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Impressive stuff that takes the series in a new direction
on 16 December 2002
Following on from a cataclysmic finale to Season 5, Season Six of "Buffy the Vampire Slayer" takes the series into a new direction altogether. This season is less preoccupied with large-scale demonic villainy, but relies more on the relationships between the characters as the source of much of the action and drama.
After Buffy (Sarah Michelle Gellar) died at the end of last season saving the world, the rest of the gang are finding it hard to survive in Sunnydale without her. But Willow (Alysson Hannigan), who is becoming an increasingly powerful witch, has a plan to bring the Slayer back from the dead.....
When Buffy crawls out of her own grave, she finds re-adjusting to the land of the living much more difficult than she could have anticipated. Her hardest challenge, and the recurring theme of this season, is simply being an adult. Lost, she turns to neutered but still evil vampire Spike (James Marsters) for comfort. It doesn't help that her friends are preoccupied with their own difficulties.
Her mentor Giles (Anthony Stewart Head) returns to England, feeling Buffy will never become a responsible grown-up so long as he's around. Her sister Dawn (Michelle Trachtenberg) flounders and turns to thieving to try and get some attention. Willow's Wiccan lover Tara (Amber Benson) worries about her girlfriend's overuse of magic and is forced to leave her. Meanwhile Xander (Nicholas Brendon) is reluctant to announce his impending marriage to the feisty Anya (Emma Caufield), as he inwardly questions whether he really made the right choice proposing to her...
Conflicted and vulnerable, the gang fall prey to the whims of a trio of slackers (Adam Busch, Danny Strong and Tom Lenk). Bored with playing Dungeons and Dragons and lacking any real incentive in life, the three of them decide to bedevil the Slayer and set themselves up as the new Big Bad in Sunnydale. This being a fantasy show, the geeks are armed with magic and improbably high-tech weaponry like freeze guns and invisibility rays.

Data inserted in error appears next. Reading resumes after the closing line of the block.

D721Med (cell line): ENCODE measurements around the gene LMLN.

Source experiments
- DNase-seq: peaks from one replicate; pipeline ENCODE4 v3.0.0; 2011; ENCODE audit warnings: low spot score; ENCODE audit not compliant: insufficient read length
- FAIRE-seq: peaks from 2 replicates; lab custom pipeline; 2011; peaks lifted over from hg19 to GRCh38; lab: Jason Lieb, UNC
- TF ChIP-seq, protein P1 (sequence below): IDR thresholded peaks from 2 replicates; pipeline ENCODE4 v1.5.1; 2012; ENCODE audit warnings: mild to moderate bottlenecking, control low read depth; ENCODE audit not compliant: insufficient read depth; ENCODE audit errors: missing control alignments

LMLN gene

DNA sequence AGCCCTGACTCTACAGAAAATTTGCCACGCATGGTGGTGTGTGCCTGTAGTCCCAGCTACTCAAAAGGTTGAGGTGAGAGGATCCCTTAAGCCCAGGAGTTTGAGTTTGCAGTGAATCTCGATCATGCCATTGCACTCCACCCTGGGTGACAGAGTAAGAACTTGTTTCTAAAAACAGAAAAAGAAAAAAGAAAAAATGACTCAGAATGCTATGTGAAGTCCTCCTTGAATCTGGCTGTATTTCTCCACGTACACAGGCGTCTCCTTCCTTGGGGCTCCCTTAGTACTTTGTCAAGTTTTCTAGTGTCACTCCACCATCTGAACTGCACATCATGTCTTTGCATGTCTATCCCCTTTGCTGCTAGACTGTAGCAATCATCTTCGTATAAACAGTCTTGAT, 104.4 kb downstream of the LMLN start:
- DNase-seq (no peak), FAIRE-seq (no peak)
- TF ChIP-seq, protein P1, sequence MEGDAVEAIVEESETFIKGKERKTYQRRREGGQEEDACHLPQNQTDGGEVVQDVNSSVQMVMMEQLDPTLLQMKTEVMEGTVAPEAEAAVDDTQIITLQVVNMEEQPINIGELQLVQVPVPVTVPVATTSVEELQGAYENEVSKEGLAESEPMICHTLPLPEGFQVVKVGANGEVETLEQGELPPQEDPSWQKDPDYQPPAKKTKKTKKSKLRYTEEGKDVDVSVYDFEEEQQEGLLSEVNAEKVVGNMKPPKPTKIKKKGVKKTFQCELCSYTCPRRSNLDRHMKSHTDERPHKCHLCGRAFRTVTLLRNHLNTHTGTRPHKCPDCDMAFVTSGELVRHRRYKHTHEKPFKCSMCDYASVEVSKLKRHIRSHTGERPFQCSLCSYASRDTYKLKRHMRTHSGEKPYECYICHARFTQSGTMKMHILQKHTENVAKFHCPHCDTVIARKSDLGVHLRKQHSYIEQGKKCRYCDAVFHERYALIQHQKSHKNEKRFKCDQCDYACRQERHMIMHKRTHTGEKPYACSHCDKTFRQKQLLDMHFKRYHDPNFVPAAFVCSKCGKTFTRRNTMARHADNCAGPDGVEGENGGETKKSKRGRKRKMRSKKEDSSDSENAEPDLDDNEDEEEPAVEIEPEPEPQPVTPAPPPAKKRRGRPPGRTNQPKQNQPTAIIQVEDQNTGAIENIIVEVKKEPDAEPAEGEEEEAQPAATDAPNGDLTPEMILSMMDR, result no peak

The first part of the season isn't actually too bad. There are some slightly weaker episodes, such as "All the Way" or "Life Serial", which seem to exist merely as filler episodes that don't bring the story on in any significant way.
The opener is a great start to the season, which a potentially disturbing sequence where Buffy digs herself out of her own grave. "Flooded" features a rivetting confrontation between Willow and Giles. Giles damns Willow for resurrecting Buffy, calling her "a rank, arrogant amateur". Willow's coolly threatening response hints at her development later in the season.
"Flooded" also introduces the villainous Trio, two of whom we've met before. Although they will turn much more serious later on, here they're played as amusing comedy relief, and this works very well. Their antics in "Flooded" and "Gone" are especially amusing.
But little doubt the highlight of the season is the much-touted musical episode. Show creator Joss Whedon, who directed the episode as well as writing the music and script, has truly outdone himself here in a fantastic show which brings out the best from his regular cast. Their vocals might not be entirely note-perfect, but the songs are performed with gusto and verve.
Not quite on par with the best of "Buffy" but still an entertaining show, these episodes pave the way for some very interesting developments later in the season.